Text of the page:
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Survival Plan

So here’s the point. The internet is making art cheaper and cheaper — nobody needs to pay writers or artists any more because there’s so much stuff being generated for free.  Plus miserable clipart and stock photos.  All that bullshit about the rise of the ‘creative class’ has been proven to be absolute cuntwash.  As always throughout history we creative folks have been strapped down and treated to a swift application of the nuclear-powered ‘get a real job you dirty fucking hippies’ dildo, and the ruling monied classes have walked off with the spoils of progress.

The fact is, literally 40% of America’s wealth goes to financiers, and they don’t need books or art on a scale that supports anybody. A few dozen ‘curated’ artist bastards who wave their asses at their patrons, and that’s it.  It’s only when the common folk have some disposable income that robust markets exist for culture and entertainment.

So anyhoo we’re fucked as creators of things. The real tragedy is centralized internet-based culture means bookstores, music stores, indie theaters, etc. are all vanishing at an unstoppable clip. Time will come when anything not available on Amazon will not be available at all.

I said I had a point, and I do. I think in this insane rush to big-box everything, even arts and culture, a limited opportunity is created in the wake of destruction. There will be a space for what amounts to legacy communities that pay homage to the ‘good old days’ of about 15 years ago.
I can think of some models: Ashland Oregon, Hay-On-Wye (Britain), Solvang California.

Ashland does Shakespeare on such a scale it attracts people the way state fairs used to do. Hay-On-Wye is home to dozens of bookshops; it’s a kind of bibliophile’s Mecca. Solvang is an homage to a Danish emigration nobody cares about any more, but the town is so European it’s weird.  In the Santa Ynez Valley, of all places.

Thesis: there is a place for a small town, master-planned on purpose to achieve the effect, full of vinyl record stores, bookshops, musical instrument shops, craftspeople (cobblers, potters, tailors, blacksmiths) etc. etc. with a strong street culture, cafés, loads of festivals and celebrations, and so forth. Galleries. Farm stands.  A drugstore soda fountain.  The last of the great mom & pop diners. A movie theater that does $1 Saturday matinees for kids.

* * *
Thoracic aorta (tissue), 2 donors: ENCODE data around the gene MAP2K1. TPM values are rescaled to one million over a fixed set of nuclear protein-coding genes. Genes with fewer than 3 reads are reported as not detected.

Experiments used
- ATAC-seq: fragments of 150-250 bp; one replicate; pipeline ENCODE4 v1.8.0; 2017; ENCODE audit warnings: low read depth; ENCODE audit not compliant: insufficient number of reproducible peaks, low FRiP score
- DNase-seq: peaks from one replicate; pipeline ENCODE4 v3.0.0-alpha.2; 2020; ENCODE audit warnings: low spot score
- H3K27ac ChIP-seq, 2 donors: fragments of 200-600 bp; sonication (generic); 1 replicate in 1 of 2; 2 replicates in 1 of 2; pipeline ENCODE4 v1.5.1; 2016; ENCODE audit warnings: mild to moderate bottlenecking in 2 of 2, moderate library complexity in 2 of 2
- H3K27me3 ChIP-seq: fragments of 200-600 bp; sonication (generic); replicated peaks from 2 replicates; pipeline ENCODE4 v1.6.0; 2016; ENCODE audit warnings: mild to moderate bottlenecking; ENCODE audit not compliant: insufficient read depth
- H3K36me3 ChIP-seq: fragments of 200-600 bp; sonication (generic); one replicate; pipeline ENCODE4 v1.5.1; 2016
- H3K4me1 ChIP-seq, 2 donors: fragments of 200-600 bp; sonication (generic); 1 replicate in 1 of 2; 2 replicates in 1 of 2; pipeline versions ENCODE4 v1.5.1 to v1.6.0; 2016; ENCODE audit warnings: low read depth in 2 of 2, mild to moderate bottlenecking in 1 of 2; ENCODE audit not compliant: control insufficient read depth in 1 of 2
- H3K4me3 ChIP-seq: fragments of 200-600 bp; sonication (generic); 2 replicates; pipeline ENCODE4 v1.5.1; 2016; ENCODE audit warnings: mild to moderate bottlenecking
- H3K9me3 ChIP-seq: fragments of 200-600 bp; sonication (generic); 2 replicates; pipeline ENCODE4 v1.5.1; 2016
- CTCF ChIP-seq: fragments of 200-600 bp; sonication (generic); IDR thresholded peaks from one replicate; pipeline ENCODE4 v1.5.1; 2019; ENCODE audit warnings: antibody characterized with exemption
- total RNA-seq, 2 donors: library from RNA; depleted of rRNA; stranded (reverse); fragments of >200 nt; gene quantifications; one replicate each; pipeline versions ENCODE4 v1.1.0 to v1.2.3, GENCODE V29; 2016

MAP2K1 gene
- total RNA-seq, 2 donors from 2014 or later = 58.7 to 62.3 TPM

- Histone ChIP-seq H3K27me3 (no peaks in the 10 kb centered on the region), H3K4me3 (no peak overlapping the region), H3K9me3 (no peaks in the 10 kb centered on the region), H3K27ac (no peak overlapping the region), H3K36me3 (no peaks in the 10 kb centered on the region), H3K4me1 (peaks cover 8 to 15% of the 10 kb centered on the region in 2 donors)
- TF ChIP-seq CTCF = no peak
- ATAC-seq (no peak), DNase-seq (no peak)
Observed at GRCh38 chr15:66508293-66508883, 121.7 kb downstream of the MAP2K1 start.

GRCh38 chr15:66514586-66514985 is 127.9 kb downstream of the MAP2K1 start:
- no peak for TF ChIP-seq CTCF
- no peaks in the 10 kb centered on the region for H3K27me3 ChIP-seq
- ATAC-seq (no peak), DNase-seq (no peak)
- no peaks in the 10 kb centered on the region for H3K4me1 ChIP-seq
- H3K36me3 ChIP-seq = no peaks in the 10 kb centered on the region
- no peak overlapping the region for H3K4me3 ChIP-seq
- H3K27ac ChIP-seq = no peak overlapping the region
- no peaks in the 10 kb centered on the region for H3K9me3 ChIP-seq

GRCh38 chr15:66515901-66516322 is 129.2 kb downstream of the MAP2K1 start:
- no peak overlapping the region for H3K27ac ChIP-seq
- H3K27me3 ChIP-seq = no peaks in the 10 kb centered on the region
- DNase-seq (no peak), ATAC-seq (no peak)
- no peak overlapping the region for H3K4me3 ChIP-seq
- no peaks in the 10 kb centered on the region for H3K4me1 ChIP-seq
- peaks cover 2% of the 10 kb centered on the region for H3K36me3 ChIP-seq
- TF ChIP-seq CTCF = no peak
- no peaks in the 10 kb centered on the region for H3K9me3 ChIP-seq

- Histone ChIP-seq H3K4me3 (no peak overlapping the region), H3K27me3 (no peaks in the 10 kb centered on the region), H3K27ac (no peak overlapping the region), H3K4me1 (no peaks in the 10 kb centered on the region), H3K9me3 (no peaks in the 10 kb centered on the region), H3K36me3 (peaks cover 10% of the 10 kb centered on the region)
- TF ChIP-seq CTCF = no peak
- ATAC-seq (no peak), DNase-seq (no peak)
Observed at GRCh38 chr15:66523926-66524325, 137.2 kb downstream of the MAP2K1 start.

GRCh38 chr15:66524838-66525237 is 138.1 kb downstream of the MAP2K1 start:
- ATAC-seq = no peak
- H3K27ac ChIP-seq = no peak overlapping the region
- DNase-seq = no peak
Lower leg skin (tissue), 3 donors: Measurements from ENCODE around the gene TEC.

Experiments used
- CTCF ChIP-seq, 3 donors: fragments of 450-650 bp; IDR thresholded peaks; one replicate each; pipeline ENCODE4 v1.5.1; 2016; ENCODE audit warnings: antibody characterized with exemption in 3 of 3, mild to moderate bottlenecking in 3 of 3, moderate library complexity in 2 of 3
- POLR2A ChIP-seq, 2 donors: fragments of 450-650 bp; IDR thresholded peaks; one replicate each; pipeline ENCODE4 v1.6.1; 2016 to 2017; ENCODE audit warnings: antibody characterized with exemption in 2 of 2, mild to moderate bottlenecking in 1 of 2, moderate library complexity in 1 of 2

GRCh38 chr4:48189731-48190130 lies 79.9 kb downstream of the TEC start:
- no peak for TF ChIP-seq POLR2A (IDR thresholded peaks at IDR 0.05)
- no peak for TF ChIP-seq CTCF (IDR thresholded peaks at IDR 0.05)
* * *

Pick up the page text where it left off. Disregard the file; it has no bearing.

In a time when America is devouring its past in order to finance its present, such a town could thrive.  It would become a memorial to how we imagined ourselves to be, back when we imagined we could be something better than just rich.  Maybe it could even be a model for what we hope to become.

I think there are four keys to this working: the first is an internet presence as charming as the town, in which you can roam through all the shops and see what’s there, lots of good reading and shopping and music and all that stuff right in the town/ business websites. Kind of a centrally planned web presence.  Not like the sites linked above, which all have a rather dry civic auditorium feeling to them, but active, personal web spaces.  More like love letters to the place and its people.

The second is one-stop shopping. If you come to visit town and there’s a vinyl record store, you’d better be able to buy a record player, too. If there’s a tailor there had better be a shoe store, and a hat store next door. If you came out for the book festival there had better be an old-fashioned printer in town that makes books, art prints, and has a big old greasy press rumbling away — and a book bindery upstairs that also makes ipad covers.

Third is a lifestyle proposition. If people came to such a town to live, they’d need affordable space, low overhead, lots of communal support. I’m talking about the makers’ library, workshop, & tool loanout, the community forge and kiln, the public bakery. Food co-ops and delivery trucks. Organic farms nearby? Yes, please.

Finally, it needs a festival.  Heck, a calendar of events.  Is it an arts festival?  A TED-style convocation of great minds?  A Coachella-style music week?  What goes on the rest of the year?  Give people a date to mark on their calendars.  Give them a reason to come back a few months later.

All of this would have to exist in a ‘destination’ setting, preferably in a kind of geographic cul-de-sac, so that big-box retailers and outlet stores don’t park themselves right outside town and kill the heart of the thing. It’s got to be an attractive/ interesting place, small-town in character.  It’s probably a town that already exists.

If a body could find a place with the right bones and grow that out into what I describe, it should be possible to build a community that is a real place with real people in it, but one dedicated to a slower, more meticulous kind of life. A place that is productive without being industrial, charming but not twee.

Eventually you’d capitalize on the quaint side by building creative HQ, luxury housing, etc. on the fringes, places companies and rich people would like to be because it’s so pleasant, but not in a way that lets them fuck up the core offering by gentrifying it to death.  Those bastards.  You want to hang out in the coolest town in America?  Here’s the zoning restrictions, you tasteless, wealthy bitches.  No, you can’t park your yacht on the river.  That’s where we have the Pirate Festival.

It seems to me there would be a gigantic market for such a place, driven by mingled nostalgia and hope, and that a few thousand talented folks could survive there.


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